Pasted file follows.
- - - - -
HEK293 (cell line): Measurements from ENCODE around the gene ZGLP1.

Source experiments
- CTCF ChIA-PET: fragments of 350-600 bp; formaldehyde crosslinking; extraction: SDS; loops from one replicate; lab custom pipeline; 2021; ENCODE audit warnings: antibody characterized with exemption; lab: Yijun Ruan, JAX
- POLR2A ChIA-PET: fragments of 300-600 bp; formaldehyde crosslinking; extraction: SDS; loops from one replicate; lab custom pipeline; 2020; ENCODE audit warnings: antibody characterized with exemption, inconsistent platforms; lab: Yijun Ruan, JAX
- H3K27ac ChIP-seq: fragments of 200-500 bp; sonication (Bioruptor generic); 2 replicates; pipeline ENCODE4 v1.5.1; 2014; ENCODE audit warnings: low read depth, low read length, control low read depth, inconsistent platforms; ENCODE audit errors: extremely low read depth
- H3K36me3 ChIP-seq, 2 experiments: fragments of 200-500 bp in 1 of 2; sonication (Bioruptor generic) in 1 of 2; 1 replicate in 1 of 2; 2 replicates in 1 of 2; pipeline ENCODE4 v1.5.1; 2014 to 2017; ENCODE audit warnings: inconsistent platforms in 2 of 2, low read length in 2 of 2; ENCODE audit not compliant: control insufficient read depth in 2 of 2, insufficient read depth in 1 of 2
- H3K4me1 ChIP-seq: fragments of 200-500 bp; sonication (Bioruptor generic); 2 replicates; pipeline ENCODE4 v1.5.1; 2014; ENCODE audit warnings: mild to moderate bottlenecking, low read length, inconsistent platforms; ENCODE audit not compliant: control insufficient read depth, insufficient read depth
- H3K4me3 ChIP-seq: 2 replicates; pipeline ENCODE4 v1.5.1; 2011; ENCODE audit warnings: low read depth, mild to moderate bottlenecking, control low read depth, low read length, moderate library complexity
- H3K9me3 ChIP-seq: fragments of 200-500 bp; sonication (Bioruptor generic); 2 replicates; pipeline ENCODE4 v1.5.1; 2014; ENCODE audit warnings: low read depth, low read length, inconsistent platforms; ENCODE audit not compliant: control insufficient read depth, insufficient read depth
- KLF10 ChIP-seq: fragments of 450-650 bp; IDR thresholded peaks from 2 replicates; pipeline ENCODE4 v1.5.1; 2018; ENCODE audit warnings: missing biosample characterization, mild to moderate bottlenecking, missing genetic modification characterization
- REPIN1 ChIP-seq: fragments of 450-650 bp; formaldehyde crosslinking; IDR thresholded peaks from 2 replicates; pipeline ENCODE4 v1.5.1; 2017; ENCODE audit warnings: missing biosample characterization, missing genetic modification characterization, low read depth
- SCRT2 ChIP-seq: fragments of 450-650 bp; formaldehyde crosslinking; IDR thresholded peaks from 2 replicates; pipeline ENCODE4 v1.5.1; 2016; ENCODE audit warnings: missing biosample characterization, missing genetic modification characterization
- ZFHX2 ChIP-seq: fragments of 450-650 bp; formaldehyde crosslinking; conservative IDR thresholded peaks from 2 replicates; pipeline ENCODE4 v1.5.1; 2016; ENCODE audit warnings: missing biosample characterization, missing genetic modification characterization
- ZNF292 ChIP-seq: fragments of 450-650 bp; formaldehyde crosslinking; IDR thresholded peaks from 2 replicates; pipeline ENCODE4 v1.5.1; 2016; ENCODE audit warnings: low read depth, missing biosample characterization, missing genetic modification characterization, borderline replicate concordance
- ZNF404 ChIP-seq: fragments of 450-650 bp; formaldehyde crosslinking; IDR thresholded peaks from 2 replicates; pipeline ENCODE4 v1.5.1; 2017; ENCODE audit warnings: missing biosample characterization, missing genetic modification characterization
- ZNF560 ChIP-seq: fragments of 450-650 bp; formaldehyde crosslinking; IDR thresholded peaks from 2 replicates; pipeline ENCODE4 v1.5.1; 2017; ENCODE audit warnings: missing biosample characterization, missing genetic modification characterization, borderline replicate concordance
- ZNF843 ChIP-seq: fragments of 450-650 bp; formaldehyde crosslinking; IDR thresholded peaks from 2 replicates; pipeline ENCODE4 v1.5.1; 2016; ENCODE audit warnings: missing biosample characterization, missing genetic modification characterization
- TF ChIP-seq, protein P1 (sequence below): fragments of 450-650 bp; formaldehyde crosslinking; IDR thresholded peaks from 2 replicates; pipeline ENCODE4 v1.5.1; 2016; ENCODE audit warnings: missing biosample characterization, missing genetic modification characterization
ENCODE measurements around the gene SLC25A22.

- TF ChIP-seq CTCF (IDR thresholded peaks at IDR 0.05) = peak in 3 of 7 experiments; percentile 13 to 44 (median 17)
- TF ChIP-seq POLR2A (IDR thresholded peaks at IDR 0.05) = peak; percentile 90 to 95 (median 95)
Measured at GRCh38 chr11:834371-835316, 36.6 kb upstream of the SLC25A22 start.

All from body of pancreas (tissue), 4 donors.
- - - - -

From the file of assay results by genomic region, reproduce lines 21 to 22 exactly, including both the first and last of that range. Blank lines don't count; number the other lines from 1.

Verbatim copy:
- TF ChIP-seq POLR2A (IDR thresholded peaks at IDR 0.05) = peak; percentile 90 to 95 (median 95)
Measured at GRCh38 chr11:834371-835316, 36.6 kb upstream of the SLC25A22 start.